March 2006

‘The worst case of child abuse that is possible to imagine’

A MUSIC teacher who taught the recorder in Beaconsfield has been jailed for 13 years for molesting his young pupils.

Brian Davey, 67, of Milton, Cambridgeshire, was known as one of Britain’s top recorder teachers setting up private clubs for talented young musicians across Buckinghamshire and the south east.

The serial paedophile also taught at schools, including Butlers Court in Wattleton Road, Beaconsfield where he held weekly afternoon lessons from 1979 until 1987.

Davey was jailed on Friday, March 10, at Snaresbrook Crown Court in London for molesting 11 girls. His victims were aged as young as four.

The court heard how Davey nicknamed these victims his “special girls” and took them into cupboards to abuse them.

He would even molest the girls while they sat on his knee as he played the piano.

In one case he told one of his victims, who was only seven at the time, that if she told anyone about him her ill mother would die.

Davey even abused his own stepdaughter Antoinette Lyons, now 32.

She was just seven-years-old when her ordeal began. Davey pleaded guilty to 11 counts of indecency with a child, 15 counts of indecent assault and one count of attempted rape. All of these crimes took place between 1971 and 1984.

Judge Inigo Bing said: “The way in which the offences came to be committed was cynical, calculated and planned grooming of young children to satisfy your perverted lust.

“In my opinion, this is about the worst case of child abuse that is possible to imagine.”

Judge Inigo Bing banned Davey from working with children and also ordered him to register as a sex offender for life.

Davey’s stepdaughter, Ms Lyons, has chosen to waive her anonymity to help encourage more former pupils who may also have been abused by him to come forward.

She was a pupil at Butlers Court School and went on to study at Beaconsfield High School, before training as a teacher. She now lives and works in Cambridgeshire and has two children.

Speaking after the sentencing, she said: “I feel justice has in some way been done and for many people, it is more than we were expecting. But nothing can make up for what has happened.”

Davey was arrested last year after an investigation was launched by the Metropolitan Police, following an allegation from a victim who said she was abused by Davey during the 70s.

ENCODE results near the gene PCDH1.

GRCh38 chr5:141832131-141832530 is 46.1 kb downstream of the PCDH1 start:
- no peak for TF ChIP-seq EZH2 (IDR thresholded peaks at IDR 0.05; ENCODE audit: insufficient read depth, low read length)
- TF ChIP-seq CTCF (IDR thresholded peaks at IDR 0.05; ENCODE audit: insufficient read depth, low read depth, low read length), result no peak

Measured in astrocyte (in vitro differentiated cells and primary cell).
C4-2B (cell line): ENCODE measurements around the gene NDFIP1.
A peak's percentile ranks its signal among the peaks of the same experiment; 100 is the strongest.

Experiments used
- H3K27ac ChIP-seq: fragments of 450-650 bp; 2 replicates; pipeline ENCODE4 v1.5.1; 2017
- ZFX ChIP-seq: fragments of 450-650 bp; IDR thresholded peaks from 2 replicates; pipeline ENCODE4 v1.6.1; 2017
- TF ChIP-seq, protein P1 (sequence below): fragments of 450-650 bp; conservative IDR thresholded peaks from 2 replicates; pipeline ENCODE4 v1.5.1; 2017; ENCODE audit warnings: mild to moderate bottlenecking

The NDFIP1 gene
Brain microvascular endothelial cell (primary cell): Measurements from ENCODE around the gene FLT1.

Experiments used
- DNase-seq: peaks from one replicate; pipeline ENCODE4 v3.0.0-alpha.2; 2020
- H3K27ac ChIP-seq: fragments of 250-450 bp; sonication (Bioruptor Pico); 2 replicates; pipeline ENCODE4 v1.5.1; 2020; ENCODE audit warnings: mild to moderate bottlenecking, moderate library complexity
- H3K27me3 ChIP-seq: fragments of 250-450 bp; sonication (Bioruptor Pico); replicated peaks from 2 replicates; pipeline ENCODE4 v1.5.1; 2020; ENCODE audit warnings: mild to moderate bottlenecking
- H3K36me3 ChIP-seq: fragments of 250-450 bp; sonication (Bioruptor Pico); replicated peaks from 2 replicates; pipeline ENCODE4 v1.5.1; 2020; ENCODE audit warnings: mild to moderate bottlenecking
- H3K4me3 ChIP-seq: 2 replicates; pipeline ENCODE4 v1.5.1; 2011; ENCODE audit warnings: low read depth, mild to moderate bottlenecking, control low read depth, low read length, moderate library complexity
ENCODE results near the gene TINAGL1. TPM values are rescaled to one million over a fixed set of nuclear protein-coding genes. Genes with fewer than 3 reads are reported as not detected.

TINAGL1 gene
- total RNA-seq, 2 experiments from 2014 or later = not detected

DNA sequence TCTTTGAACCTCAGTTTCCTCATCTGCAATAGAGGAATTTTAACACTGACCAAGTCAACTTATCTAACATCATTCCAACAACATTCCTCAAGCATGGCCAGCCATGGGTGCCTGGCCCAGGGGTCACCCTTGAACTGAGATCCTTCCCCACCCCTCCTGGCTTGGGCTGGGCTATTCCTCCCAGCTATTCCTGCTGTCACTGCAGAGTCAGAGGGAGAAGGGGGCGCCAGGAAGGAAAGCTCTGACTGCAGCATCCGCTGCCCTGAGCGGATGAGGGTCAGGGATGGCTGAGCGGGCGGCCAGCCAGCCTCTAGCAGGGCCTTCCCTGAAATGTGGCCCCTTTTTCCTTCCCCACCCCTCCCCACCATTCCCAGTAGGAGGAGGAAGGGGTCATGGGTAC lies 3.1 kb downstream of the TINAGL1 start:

The court heard how two horrified former pupils went to the police after finding out from the Friends Reunited website that Davey was still teaching.

Further victims were then traced as fresh allegations emerged from a school in Cambridgeshire, where he was teaching until his suspension by the education authority.

Davey was investigated and suspended from Butlers Court School about two decades ago when claims against him were first made.

This week Buckinghamshire County Council (BCC) said that that at the time the school had cause for concern about a child sitting on Davey’s lap during a lesson.

But the teacher was later reinstated by the council because of insufficient evidence. The court also heard how Davey continued to teach for another four years, before being arrested again by police. But this second investigation was also halted when the complainant withdrew her allegation. Davey checked himself into the Portman Clinic in London after making limited admissions, but in 1990 social services deemed him to have made sufficient progress to be released.

Ms Lyons said: “I am angry because this man should have been picked up a long time ago and there are clearly more women who were affected by him. I hope that Bucks County Council will carry out a thorough investigation.

“My silence has not helped me and I now feel compelled to speak openly. I hope that others are also able to speak. It really does help.”

A spokeswoman for BCC confirmed that an investigation is taking place.

She said: “Buckinghamshire County Council is appalled by the actions of Brian Davey and we send our sympathies to all the families and victims affected. We will be looking at all the evidence surrounding this case and considering whether the county council should be taking any further action.”

She added: “We have looked through the social services records now although we are still trying to locate some of the old records as there was no obligation for us to keep them at that time.”

James Astbury, headmaster of Butlers Court since 1982, said he only heard about the court case the day before it happened.

He said: “The school community is shocked at the revelations in Friday’s trial and our deepest sympathies and concern go out to all the victims and their families.”

If you wish to speak to the police, call the child protection team on            0845 850 5505       or you can get confidential advice from the NSPCC on             0808 800 5000